December 1, 1927
Dietary Factors that Influence the Dextrose Tolerance test - A preliminary study - by J. Shirley Sweeney, M.D.
Sweeney studies healthy young people to see how feeding them a certain macronutrient influences the results of a glucose tolerance test, and proves that carbohydrates sensitize the body to future carbohydrates, while fat and starving create an insulin resistance effect where blood sugar stays high after a sudden assault of glucose.
The current explanation of this phenomenon (Macleod) is that the first dose of glucose sensitizes the insulin-secreting mechanism, so that in response to the second dose the islet cells secrete insulin more readily and more abundantly at a lower level of hyperglycaemia. On the basis of this explanation Sweeney, in 1927, attempted to explain the variations in sugar tolerance found in normal subjects on different diets. Using the ordinary glucose tolerance test as a guide, he investigated the sugar tolerance of healthy individuals during starvation, on a fat diet, on a protein diet, and on a carbohydrate diet. He found that protein had little effect; that fat diets and starvation diminished sugar tolerance; and that carbohydrate diets improved sugar tolerance. Sweeney considered that the diminished sugar tolerance was due to the impaired sensitivity of the insulin-secreting apparatus, consequent upon the absence of the stimulus of carbohydrate ingestion, and that the improved tolerance was the result of the increased sensitivity of this mechanism, owing to greater stimulation.
DIETARY FACTORS THAT INFLUENCE THE DEXTROSE TOLERANCE TEST - A PRELIMINARY STUDY
The dextrose tolerance test is now being extensively employed as a diagnostic procedure. It is most beneficially used in the differentiation of mild diabetes mellitus and renal diabetes. It is also being used, and is believed to be of diagnostic value, in many pathologic conditions, such as encephalitis, malignant tumor, pituitary and thyroid dysfunctions and nephritis.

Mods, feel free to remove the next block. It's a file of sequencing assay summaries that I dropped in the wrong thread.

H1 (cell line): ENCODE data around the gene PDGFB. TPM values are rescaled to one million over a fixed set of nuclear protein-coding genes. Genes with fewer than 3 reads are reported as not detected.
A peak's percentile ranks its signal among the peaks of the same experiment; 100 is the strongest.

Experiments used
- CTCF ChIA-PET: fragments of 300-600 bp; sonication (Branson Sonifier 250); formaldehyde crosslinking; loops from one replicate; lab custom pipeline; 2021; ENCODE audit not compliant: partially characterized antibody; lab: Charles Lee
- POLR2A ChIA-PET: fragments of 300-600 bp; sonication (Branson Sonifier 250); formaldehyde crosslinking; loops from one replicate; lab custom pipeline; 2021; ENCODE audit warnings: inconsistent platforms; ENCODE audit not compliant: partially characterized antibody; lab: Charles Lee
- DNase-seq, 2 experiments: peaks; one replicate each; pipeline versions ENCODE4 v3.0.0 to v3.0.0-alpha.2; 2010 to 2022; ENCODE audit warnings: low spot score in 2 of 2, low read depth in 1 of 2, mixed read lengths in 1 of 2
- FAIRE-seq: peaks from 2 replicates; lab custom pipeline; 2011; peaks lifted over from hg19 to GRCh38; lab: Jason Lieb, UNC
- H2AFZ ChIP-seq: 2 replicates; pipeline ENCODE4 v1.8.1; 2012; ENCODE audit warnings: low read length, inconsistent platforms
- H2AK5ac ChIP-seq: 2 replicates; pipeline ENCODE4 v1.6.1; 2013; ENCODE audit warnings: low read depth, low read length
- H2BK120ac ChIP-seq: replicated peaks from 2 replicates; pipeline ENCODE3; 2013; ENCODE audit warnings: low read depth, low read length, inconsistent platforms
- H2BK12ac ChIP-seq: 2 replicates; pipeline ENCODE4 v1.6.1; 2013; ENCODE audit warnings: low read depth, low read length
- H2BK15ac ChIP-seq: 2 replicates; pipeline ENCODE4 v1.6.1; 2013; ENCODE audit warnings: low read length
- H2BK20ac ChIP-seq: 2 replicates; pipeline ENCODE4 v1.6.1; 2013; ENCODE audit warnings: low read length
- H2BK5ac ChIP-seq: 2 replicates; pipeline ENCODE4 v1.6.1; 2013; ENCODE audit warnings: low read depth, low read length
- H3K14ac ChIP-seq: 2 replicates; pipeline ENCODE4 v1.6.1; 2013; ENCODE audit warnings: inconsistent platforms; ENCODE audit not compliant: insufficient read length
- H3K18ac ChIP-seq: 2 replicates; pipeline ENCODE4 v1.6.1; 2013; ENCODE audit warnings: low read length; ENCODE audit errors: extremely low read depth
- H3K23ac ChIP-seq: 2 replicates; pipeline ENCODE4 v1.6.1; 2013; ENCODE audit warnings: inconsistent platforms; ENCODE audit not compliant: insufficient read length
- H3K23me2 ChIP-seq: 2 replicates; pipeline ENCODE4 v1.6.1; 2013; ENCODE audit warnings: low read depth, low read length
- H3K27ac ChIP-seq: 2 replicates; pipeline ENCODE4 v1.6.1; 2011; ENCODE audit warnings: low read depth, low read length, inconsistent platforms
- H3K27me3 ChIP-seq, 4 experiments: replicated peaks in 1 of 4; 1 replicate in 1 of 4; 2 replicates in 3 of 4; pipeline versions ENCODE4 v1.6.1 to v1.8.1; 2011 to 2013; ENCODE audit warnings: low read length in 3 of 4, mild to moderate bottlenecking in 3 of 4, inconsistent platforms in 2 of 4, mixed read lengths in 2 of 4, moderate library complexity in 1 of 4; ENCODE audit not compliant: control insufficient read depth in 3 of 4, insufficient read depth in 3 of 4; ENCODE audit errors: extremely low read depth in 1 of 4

Although it is definitely established as a diagnostic procedure, there is some diversity of opinion concerning what constitutes a normal response to the oral administration of dextrose. Some writers state that in a healthy person there may be a postprandial rise in blood sugar of from 14 to 16 per cent and a return to the normal within two hours. There are other writers who consider a postprandial hyperglycemia of 20 per cent within normal limits. It is generally believed that the persistence of the postprandial hyperglycemia is of more diagnostic significance than the degree of hyperglycemia. In early cases of diabetes the blood sugar curve rises higher, stays up for a longer time and does not return to normal for several hours. Macleod says that "slight deviations from the normal must not be given too much weight in diagnosis, since they may occur in other diseases or even in perfectly normal persons." All who have studied dextrose tolerance curves have noted the variability exhibited by normal persons, to say nothing of those who are diseased. These variations have been discussed and explained in different ways.
It occurred to me that perhaps the character of the food and the amount of water that a person had been consuming for a few days prior to the time the tolerance test was made might be factors that would influence the dextrose tolerance curve. If these factors should prove to be capable of altering a tolerance curve, they could be controlled. This would eliminate some of the confusing variability that is so frequently observed. It was these thoughts that lead to the following experiments.